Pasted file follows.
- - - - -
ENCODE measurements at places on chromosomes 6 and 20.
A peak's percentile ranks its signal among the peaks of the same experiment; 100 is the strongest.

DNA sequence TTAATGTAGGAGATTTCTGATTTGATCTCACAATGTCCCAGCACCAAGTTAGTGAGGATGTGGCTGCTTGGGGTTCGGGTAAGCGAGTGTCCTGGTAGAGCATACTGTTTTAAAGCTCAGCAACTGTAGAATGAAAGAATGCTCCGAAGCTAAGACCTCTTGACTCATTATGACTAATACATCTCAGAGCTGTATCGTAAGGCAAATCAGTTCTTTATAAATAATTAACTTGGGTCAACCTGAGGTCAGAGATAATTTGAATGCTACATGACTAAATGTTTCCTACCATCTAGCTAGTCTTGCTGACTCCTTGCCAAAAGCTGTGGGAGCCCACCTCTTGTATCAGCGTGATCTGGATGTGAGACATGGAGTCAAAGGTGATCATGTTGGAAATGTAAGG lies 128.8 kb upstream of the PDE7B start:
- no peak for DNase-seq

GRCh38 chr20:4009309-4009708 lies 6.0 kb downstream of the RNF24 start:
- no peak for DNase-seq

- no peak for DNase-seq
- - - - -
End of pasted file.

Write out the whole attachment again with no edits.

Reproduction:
ENCODE measurements at places on chromosomes 6 and 20.
A peak's percentile ranks its signal among the peaks of the same experiment; 100 is the strongest.

DNA sequence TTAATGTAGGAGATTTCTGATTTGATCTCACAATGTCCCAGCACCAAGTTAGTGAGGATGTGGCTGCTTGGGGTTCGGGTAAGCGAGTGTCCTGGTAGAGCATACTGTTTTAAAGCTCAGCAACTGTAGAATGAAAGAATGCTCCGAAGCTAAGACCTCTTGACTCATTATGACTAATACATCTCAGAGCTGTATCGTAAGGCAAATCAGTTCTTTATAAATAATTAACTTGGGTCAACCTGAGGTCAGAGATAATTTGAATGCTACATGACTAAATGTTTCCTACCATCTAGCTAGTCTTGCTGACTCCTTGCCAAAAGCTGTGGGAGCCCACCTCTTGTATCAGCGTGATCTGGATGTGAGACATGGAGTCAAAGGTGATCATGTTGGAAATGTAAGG lies 128.8 kb upstream of the PDE7B start:
- no peak for DNase-seq

GRCh38 chr20:4009309-4009708 lies 6.0 kb downstream of the RNF24 start:
- no peak for DNase-seq

- no peak for DNase-seq